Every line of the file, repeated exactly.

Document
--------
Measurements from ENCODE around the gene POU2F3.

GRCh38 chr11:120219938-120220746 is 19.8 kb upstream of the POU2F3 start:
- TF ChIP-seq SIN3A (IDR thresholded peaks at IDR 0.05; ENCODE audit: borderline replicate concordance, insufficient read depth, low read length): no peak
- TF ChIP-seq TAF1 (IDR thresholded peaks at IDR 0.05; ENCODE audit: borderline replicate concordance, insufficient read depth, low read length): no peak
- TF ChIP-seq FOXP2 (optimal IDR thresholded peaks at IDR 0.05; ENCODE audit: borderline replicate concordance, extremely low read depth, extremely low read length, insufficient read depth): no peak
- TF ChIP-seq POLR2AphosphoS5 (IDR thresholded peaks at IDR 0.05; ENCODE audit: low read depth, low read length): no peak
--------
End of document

Measurements from ENCODE around the gene POU2F3.

GRCh38 chr11:120219938-120220746 is 19.8 kb upstream of the POU2F3 start:
- TF ChIP-seq SIN3A (IDR thresholded peaks at IDR 0.05; ENCODE audit: borderline replicate concordance, insufficient read depth, low read length): no peak
- TF ChIP-seq TAF1 (IDR thresholded peaks at IDR 0.05; ENCODE audit: borderline replicate concordance, insufficient read depth, low read length): no peak
- TF ChIP-seq FOXP2 (optimal IDR thresholded peaks at IDR 0.05; ENCODE audit: borderline replicate concordance, extremely low read depth, extremely low read length, insufficient read depth): no peak
- TF ChIP-seq POLR2AphosphoS5 (IDR thresholded peaks at IDR 0.05; ENCODE audit: low read depth, low read length): no peak